An Investigation Of The Interaction Of Vibrio Alginolyticus And Copper In Natural Waters (bacterium, Toxicity, Availability)

Date of Award




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Doctor of Philosophy (Ph.D.)




The aim of this research was to examine how a marine bacterium Vibrio alginolyticus modifies the form of a particular trace metal, copper, in seawater. The study included examinations of both the effect of copper on the bacterium as well as the effect of the bacterium on copper.Calorimetric, radiochemical and plate counting techniques were used to determine the effect of copper on metabolism and survival of cultures of the bacterium. Toxicity was determined to be the primary interaction of copper with the bacterium at natural concentrations of cells and copper. Copper, added as Cu(II), was more toxic to the cells in anaerobic culture (IC50, 1.6nM) than in aerobic culture (IC50, 0.5nM). The additional toxicity seen in anaerobic culture was due to a cytostatic effect that resulted in a decrease in the rate of metabolism of the surviving cells. The cytostatic effect was attributed to the inhibition of the metabolism of pyruvate via mixed acid fermentation.The culture was able to overcome the toxicity after a lag period by releasing a chelator similar to metallothioneins produced by other organisms. Studies with aerobic cultures of the bacterium found that cells (1 x 10('8) cells/ml) removed 6 (mu)M copper from the solution independent of the concentration of copper in solution and growth phase at the time of exposure. This limited copper removal by the cells was attributed to the saturation of surface cell sites.The effect of speciation on the toxicity of copper was examined by calorimetry. Both inorganic and organic complexing was investigated. The differences in protection of the bacteria from copper by complexation with the various ligands were attributed to kinetic effects, which are not considered in the calculation of copper speciation by thermodynamic models.A similiar study with a mixed culture of bacteria from seawater also demonstrated limited removal of copper from solution and complexation of soluble copper by a chelator. These results along with those from the V. alginolyticus demonstrate that bacteria affect the form of copper in seawater by removal and complexation. This effect is due to the response of the bacteria to the toxicity of copper.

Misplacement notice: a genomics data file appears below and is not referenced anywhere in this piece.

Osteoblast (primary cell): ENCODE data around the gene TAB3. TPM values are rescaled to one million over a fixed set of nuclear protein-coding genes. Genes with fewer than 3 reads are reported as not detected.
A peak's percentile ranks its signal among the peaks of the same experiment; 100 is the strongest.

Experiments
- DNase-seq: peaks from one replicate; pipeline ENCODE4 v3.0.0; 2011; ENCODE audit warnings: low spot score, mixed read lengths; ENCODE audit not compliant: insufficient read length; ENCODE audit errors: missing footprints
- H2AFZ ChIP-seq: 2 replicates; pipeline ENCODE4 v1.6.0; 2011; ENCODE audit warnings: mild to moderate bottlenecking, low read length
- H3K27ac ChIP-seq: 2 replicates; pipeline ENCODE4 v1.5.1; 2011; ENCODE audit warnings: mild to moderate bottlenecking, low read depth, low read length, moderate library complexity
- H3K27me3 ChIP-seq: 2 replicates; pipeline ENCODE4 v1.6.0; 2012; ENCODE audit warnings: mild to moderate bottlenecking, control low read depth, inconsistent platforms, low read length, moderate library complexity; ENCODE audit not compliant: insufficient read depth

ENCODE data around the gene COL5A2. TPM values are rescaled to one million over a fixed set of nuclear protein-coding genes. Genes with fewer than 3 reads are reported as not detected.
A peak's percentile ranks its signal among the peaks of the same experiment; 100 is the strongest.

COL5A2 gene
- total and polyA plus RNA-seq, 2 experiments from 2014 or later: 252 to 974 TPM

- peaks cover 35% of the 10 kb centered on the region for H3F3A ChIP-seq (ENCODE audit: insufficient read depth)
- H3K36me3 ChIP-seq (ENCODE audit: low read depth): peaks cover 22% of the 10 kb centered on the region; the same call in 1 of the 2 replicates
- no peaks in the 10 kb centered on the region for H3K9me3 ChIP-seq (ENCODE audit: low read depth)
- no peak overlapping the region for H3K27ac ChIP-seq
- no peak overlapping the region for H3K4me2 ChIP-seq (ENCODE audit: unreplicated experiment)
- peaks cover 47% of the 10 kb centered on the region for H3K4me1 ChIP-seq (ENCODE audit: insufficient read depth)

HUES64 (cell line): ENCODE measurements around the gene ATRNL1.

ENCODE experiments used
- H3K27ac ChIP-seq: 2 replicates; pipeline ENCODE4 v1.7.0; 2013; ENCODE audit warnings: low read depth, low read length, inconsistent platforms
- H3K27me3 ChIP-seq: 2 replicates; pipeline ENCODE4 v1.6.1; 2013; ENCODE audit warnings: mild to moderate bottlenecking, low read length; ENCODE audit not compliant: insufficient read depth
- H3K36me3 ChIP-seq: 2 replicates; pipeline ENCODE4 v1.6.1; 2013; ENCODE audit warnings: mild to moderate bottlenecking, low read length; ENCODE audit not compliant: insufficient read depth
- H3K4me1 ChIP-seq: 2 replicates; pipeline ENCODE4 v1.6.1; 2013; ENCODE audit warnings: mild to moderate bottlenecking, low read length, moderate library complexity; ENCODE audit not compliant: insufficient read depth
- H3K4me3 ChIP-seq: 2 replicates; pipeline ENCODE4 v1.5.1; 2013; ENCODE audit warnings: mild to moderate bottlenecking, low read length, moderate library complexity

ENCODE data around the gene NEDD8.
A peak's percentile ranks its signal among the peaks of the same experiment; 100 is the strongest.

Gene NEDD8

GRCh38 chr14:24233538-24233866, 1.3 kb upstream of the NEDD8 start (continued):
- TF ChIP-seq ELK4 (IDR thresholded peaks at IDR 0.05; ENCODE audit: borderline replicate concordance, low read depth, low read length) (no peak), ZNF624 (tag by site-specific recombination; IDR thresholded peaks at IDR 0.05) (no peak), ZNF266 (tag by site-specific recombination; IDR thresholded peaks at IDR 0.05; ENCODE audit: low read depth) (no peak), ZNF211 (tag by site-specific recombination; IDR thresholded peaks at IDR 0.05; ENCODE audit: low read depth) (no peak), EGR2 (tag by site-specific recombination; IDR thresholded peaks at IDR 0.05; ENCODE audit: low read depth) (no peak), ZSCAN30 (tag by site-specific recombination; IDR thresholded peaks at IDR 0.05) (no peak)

Engineering, Marine and Ocean

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